Stumbling around dusty parts of the blogosphere this evening, I happened upon two posts that I am fairly certain I read once upon a distant year.
The first and more important, I think, is Ars Ludi's plot grid, whereby a game with an irregular player base might have a plot rather than going full-episodic. Also comes with the neat feature that less-frequent players are more likely to have the sessions that they attend center on their subplots. This is a thing I would have been well-served by in either of both ACKS games, and in retrospect bears a lot of similarity to how I managed my notes for Traveller back when. Also interesting that even with a player pool of 30, he was pulling 3.4 players per session on average.
The second is Justin Alexander's post on the open game table, which I realize now was almost certainly an influence on my gaming development over the last few years. The pair of interesting take-away points from this most recent reading, however, were that the pick-up style is not the end-all-be-all of the RPG form, and that when he does scheduling, it's in one-month chunks, as opposed to the one-week chunks we were using for ACKS. I think that's an important administrative insight, as one of the things which was tricky with Scaled Continent was planning for a particular group mix with just a few days of lead-time. There was no way I was going to be able to tailor anything to anybody due to lack of data on my part plus short timescales.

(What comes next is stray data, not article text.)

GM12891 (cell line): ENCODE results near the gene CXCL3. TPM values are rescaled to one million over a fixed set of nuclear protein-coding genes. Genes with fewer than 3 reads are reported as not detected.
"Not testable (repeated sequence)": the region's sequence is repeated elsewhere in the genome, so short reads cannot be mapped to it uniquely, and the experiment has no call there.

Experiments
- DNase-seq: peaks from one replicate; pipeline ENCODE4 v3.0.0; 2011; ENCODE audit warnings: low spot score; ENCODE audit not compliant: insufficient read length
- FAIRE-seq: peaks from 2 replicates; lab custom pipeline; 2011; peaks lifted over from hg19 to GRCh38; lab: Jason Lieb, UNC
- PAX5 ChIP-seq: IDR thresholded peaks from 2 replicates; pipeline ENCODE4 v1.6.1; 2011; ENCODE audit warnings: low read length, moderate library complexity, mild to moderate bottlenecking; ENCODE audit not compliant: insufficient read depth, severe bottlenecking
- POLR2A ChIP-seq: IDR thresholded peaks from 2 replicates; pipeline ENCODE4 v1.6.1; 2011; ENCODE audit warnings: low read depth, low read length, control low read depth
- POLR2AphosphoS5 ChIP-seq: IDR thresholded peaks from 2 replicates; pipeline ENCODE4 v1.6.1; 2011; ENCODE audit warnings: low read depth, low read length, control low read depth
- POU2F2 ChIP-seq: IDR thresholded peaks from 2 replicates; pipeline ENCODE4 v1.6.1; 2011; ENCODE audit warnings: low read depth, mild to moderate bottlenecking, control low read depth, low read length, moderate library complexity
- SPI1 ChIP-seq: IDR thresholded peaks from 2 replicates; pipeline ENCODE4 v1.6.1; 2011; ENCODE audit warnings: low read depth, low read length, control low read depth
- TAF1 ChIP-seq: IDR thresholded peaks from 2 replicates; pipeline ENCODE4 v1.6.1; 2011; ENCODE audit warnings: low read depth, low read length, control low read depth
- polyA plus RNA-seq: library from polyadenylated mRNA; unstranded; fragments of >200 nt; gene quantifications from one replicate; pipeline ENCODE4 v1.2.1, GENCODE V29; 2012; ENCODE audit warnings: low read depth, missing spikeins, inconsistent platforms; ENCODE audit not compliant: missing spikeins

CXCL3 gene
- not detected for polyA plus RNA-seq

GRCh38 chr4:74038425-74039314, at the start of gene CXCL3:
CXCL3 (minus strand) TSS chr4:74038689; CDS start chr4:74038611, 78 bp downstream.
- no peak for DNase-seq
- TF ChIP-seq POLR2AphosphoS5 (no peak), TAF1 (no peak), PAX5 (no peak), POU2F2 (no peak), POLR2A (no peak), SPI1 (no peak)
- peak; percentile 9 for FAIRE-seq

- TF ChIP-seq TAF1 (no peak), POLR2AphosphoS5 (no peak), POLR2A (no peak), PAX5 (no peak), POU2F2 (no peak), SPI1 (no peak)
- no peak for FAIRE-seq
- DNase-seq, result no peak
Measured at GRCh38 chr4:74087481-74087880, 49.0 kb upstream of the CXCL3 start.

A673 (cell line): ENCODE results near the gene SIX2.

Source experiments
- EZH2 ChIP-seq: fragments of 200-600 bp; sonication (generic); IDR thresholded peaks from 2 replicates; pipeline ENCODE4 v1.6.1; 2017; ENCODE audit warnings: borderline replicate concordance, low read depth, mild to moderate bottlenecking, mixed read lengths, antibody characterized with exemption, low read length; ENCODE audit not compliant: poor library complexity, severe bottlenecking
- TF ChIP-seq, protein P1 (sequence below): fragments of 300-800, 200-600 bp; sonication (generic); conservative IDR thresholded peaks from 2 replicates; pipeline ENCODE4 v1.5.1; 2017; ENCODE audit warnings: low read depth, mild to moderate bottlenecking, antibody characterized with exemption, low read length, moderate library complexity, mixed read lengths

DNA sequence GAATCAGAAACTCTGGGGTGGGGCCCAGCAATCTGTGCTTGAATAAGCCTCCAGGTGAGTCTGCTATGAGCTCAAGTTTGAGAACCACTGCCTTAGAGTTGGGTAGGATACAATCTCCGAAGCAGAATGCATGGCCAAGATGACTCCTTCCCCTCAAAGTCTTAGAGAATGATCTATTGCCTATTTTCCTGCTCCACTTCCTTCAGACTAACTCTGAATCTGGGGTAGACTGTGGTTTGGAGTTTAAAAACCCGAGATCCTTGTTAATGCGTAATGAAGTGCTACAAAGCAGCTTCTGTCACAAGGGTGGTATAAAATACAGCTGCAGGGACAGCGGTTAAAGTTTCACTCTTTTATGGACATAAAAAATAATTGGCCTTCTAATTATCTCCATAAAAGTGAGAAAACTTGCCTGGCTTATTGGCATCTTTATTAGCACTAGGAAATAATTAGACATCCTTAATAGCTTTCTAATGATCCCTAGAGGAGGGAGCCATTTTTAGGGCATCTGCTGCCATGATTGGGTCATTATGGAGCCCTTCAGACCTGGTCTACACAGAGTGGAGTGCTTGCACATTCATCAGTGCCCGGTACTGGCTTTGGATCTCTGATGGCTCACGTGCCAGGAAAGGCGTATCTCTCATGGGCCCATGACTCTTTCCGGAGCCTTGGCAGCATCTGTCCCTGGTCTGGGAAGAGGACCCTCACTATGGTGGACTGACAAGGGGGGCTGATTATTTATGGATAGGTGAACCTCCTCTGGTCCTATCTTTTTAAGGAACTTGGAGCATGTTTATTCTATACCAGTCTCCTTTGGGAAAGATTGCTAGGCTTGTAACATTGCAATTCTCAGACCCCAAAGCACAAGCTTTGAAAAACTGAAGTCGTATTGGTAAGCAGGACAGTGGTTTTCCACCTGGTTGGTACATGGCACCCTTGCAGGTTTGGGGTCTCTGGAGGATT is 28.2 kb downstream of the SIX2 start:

With per-player plotting and month-lead scheduling in mind, my willingness to run a campaign for irregulars over the 'net is somewhat increased again. Still need to fix technical issues with voice/vid for it to be really workable, though. Somewhat concerned that I may have blown my credibility in that arena, but hey, the first couple runs of any new setup rarely go smoothly.